“We should become more inclusive in the field of knowledge”: Mrinal Pande – India Education | Latest Education News | World Education News
Bengaluru: “Those who are primarily responsible for shaping and reshaping Indian media policies – the policy makers at the top of the bodies – have rarely experienced the lived reality of the media on the ground. Perhaps even more so in the case of those who implement the policies. A misconception of freedom of expression, and at ground level irresponsible oppression and censorship are the cause, despite policies to the contrary,” said Mrinal Pande, a well-known journalist, author and television personality, during his talk on ‘Unseen Bipolarity at the Heart of Our Media Policies’, at the 4th Foundation Day Conference of the Center for Public Policy (CPP) at IIM Bangalore on 10th July (Sunday), 2022. The event took place online. His speech covered a wide range of issues, including private media versus public media, thought leadership versus fear, traditional media versus new media, politics and law, gender issues, and more. .
Mrinal Pande’s lecture consisted of two parts: She talked about the glut of politics in India, which mostly stays on paper and creates grunts later. This, she explained, leads to a lack of genuine autonomy for councils, as in the case of Prasar Bharati (PB). She observed that there have been huge governance problems since the establishment of Prasar Bharati in 1997, which according to reports still need to be fixed. It should be noted that Mrinal Pande was chairman of Prasar Bharati, the Indian public broadcaster which runs Doordarshan (DD) and All India Radio (AIR).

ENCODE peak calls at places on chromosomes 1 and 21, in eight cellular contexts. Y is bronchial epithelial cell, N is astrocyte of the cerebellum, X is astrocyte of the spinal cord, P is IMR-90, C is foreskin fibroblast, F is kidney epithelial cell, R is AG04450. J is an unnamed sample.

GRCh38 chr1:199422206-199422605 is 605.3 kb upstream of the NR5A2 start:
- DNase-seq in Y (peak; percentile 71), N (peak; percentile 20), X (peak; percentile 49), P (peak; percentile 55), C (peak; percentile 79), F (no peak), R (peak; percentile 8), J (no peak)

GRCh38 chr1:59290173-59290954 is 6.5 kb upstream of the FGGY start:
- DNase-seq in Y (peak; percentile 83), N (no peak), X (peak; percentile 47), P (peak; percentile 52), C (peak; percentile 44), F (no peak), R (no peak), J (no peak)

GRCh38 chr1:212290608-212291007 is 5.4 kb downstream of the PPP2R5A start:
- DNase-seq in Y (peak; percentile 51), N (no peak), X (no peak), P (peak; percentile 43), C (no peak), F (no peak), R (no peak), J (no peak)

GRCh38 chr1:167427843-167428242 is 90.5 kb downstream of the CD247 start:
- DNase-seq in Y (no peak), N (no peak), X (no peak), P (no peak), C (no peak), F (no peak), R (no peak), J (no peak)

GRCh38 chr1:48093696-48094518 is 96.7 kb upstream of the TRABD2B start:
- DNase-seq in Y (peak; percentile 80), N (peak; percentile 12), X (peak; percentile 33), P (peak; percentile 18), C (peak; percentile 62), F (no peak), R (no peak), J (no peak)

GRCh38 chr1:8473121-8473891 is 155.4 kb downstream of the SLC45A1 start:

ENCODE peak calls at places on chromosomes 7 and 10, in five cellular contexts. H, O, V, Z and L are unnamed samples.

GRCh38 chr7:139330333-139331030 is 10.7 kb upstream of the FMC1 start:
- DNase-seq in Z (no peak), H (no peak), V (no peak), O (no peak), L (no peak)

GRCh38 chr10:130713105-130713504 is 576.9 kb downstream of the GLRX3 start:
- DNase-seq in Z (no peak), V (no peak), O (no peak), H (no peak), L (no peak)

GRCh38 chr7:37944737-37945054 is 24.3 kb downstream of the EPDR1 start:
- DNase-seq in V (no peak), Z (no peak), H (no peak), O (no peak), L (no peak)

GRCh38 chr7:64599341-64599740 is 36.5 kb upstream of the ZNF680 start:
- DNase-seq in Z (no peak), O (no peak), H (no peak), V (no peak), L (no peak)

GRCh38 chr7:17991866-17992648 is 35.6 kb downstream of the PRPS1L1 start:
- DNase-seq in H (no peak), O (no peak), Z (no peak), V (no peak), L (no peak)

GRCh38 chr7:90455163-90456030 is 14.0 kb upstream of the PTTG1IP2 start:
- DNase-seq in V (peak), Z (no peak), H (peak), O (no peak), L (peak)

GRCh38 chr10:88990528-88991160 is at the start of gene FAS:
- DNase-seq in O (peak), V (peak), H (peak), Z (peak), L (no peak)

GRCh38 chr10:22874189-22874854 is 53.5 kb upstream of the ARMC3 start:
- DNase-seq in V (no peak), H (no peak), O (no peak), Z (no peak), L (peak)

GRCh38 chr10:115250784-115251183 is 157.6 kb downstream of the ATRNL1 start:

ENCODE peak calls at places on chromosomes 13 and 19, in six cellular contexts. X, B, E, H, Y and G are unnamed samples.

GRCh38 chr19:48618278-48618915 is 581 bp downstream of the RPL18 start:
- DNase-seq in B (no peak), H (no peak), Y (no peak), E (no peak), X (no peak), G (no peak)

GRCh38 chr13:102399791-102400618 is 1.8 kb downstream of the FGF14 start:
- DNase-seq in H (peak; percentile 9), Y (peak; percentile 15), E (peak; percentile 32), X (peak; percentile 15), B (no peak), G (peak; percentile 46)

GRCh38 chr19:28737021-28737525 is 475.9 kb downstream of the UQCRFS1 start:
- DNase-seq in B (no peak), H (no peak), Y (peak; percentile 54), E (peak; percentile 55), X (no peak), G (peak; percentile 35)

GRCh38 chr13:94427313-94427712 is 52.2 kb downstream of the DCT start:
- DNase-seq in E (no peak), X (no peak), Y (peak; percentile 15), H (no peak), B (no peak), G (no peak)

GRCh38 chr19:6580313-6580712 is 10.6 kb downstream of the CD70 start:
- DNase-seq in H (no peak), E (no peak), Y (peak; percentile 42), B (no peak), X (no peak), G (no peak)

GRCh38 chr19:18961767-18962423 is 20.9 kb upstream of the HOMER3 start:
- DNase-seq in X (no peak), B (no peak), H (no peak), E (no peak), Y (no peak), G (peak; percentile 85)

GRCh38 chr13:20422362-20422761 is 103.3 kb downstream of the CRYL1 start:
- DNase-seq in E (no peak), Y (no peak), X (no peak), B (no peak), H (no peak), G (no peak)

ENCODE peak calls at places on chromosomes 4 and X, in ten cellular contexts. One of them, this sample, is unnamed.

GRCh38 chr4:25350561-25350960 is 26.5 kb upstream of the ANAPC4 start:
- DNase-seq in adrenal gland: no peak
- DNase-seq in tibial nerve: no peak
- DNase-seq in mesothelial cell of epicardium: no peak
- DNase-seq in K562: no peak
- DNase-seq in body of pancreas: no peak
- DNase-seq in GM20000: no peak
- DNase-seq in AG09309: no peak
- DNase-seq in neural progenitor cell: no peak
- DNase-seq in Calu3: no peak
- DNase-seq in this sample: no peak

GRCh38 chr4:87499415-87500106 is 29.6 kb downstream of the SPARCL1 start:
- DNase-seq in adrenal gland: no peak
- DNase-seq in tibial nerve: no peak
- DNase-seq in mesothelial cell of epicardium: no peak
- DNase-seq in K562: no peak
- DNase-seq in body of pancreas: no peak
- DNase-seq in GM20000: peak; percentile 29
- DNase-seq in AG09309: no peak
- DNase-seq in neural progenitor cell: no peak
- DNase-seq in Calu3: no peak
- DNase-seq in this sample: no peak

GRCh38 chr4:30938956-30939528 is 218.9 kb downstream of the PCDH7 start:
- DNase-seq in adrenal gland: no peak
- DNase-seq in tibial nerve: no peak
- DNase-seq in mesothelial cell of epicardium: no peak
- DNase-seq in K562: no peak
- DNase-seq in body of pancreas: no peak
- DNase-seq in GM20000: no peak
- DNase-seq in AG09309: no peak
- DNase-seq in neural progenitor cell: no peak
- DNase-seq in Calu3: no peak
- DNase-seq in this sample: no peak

Ms. Pande began her presentation by sharing her experience with the Indian public sector media. She said her tenure at India’s public broadcaster PB spanned two time segments – first at the dawn of the old and new centuries when she worked as a senior editorial adviser to Hindi news on DD, then a decade later when she was named president. of PB between 2010 and 2014. “The Indian public broadcasting sector controls both Doordarshan and All India Radio. In 1982, the PC Joshi committee report reiterated that an apex corporation should be formed, professionally run to oversee the Indian media. The policy was intended to divert power from the Department of Information and Broadcasting (I&B) to a council. The PB Act received presidential approval in 1990 and became law in 1997, with the aim of giving autonomy to broadcasting in India. It was intended that broadcasting would be interpreted as a public service, and that it would gather and disseminate information, not as propaganda for the government to be consumed by the public.
“However, PB remained a self-governing statutory body instead of becoming a company under the Companies Act. It was supposed to generate revenue for itself through commercial advertising and sponsorship. In 2002, due to the lack of a full-time chairperson, the powers of the Council were taken over by the ministry and have not yet been re-delegated. This has been the source of several clashes and disputes, which have strengthened the case for ministry intervention, while well-meaning policies have failed. There have been various disparities between the ministry and the board regarding manpower, poor HR structure, recruitment, scarcity of running costs – all of which have stood in the way of core PB ideals such as set out in the original law. PB as a supposedly autonomous body, thus reflects the acute bipolarity in the souls of our media policy makers”.